If Fielding, as has been alleged, was disposed at this time to renounce the stage for the life of a country squire, the old longing for the town soon returned to him. The quiet of East Stour gave him an opportunity to take a comprehensive view of his dramatic talent--to see that it lay, not in depicting the irregular sex relations of fashionable society, but in farce, burlesque, and political satire. On mature consideration, he must have known why "The Universal Gallant" had failed, and that to regain his audience he had but to produce another play in the manner of "Tom Thumb" or "The Author's Farce." Perhaps while at East Stour, he sketched out "Pasquin," and went up to London with it early in 1736. He took lodgings or a house for himself and wife near the theatres, in the parish of St. Martin's in the Fields, where their first child, Charlotte, was born on April 27, and baptized on May 19, 1736. So Mrs. Fielding, who had shared in her husband's chagrin over "The Universal Gallant," was now to see him retrieve his fortunes handsomely.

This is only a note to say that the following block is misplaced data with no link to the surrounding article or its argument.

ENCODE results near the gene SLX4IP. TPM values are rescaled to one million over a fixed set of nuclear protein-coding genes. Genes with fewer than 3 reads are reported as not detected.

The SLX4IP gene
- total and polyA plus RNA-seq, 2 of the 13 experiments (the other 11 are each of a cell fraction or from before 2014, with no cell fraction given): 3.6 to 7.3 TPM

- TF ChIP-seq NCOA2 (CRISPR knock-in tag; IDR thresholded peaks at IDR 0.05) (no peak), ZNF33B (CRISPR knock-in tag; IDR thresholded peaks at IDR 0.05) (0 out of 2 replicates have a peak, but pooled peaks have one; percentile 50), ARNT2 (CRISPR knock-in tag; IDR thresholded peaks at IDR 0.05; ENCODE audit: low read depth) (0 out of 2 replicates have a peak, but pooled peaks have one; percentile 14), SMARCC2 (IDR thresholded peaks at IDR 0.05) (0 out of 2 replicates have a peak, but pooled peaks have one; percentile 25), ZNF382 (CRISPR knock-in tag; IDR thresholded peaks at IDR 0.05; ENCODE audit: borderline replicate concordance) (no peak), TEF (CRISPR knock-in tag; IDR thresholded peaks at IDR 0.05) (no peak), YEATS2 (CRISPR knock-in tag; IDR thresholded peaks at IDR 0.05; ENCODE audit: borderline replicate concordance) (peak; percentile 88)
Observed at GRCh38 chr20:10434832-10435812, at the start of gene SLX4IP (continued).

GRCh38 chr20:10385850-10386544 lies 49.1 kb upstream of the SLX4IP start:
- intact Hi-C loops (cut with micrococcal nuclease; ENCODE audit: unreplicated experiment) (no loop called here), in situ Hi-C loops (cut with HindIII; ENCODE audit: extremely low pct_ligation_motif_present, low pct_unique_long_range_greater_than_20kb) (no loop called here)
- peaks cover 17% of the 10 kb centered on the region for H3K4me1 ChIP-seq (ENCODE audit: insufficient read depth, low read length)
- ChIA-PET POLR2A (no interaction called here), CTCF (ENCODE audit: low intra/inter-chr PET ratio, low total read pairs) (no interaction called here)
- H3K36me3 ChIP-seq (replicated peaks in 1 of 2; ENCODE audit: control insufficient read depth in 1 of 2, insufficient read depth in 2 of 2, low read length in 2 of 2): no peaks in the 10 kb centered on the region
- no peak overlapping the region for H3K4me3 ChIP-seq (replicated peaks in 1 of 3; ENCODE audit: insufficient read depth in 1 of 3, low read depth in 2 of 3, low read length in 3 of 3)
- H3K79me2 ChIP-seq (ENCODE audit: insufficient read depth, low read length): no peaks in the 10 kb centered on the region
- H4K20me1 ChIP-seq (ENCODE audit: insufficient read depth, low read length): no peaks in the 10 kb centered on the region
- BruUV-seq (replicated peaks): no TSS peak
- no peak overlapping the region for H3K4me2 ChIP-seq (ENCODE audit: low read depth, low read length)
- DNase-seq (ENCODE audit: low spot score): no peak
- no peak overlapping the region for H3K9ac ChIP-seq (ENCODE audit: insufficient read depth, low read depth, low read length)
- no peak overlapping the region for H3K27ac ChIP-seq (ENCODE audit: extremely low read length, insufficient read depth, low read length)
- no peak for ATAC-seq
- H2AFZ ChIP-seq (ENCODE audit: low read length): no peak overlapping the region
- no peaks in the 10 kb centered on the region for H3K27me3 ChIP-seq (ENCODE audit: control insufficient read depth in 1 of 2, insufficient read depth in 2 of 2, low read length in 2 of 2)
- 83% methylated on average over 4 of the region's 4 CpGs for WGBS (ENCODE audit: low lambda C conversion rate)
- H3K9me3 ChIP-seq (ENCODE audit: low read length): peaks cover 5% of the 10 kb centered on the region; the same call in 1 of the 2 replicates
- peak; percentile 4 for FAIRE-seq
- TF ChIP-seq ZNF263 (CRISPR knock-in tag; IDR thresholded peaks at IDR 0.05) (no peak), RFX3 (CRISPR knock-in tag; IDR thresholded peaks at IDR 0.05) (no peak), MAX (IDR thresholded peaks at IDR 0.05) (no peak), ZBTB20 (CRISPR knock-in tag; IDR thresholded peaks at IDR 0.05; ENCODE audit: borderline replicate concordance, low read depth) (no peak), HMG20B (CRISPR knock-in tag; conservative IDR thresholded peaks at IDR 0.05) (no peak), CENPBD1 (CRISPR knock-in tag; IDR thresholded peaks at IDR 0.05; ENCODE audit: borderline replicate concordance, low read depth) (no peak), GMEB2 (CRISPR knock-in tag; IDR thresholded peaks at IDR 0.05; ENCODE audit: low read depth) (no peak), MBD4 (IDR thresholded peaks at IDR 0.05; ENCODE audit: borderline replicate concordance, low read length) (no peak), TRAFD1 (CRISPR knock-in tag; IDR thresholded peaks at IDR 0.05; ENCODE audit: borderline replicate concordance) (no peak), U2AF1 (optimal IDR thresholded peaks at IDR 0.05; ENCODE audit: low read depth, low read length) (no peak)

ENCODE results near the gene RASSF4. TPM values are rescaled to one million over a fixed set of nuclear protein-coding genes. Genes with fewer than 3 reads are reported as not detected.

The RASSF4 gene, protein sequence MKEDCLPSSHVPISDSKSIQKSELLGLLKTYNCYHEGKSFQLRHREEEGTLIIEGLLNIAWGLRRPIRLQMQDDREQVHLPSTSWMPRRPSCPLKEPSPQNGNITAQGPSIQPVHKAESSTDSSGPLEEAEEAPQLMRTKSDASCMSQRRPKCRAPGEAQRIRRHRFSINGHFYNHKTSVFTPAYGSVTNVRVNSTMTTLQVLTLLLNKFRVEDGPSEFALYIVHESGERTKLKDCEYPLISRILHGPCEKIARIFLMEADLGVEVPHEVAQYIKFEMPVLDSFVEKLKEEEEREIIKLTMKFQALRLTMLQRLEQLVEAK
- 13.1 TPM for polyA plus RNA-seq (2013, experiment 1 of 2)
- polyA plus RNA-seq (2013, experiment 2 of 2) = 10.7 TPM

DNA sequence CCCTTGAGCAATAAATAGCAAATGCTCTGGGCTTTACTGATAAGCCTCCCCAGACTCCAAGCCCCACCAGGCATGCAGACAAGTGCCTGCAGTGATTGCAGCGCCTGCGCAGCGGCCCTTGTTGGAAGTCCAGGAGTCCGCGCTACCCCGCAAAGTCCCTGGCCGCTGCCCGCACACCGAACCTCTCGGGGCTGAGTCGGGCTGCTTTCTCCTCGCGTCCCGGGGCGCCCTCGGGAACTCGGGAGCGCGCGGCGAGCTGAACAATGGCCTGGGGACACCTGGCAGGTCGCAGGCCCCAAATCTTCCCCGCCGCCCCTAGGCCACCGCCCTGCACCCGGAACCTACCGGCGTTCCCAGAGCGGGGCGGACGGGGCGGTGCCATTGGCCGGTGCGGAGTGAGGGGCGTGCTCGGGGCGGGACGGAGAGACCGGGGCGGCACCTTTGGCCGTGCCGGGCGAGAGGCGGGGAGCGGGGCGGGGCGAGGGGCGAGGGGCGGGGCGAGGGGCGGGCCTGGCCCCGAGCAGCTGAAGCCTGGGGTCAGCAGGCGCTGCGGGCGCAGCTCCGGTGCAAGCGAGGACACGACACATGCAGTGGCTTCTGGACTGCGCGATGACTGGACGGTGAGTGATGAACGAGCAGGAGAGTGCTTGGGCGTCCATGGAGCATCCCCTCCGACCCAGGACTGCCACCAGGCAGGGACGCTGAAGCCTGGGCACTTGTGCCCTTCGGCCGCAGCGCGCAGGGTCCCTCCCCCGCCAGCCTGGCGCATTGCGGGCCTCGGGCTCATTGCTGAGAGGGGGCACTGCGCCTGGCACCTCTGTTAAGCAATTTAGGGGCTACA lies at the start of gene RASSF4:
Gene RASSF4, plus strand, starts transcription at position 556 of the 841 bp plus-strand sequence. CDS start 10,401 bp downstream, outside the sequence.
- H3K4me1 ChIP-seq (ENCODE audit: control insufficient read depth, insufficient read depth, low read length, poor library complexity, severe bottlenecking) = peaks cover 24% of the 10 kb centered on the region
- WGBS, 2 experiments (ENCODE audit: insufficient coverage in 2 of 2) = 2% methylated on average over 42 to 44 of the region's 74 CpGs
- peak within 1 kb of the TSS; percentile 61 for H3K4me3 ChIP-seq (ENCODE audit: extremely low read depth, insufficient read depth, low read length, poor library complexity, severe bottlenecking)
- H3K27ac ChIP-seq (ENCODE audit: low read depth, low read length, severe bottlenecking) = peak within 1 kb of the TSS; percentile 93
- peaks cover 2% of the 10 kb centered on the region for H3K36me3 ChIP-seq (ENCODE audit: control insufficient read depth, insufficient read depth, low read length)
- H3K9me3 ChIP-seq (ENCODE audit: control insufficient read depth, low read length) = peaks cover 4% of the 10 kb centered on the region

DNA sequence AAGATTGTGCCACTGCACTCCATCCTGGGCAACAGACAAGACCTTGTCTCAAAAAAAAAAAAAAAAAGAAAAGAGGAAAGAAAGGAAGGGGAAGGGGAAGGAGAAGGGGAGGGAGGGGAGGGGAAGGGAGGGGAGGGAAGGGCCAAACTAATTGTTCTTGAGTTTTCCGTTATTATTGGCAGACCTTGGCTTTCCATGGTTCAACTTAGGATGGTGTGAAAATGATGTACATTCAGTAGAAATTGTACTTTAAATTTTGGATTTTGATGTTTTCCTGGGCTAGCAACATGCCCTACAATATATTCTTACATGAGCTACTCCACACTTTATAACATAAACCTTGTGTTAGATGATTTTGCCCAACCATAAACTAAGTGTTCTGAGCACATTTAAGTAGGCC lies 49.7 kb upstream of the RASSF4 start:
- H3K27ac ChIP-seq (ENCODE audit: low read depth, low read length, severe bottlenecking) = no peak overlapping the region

The theatrical situation had not greatly changed since I last described it. Drury Lane was still under the direction of Fleetwood as the chief patentee, with young Cibber and Mrs. Clive among the leading players. Rich's company at Covent Garden was amusing the town with "dramatic entertainments," varied by light comedy and an occasional tragedy. Giffard began the season at Goodman's Fields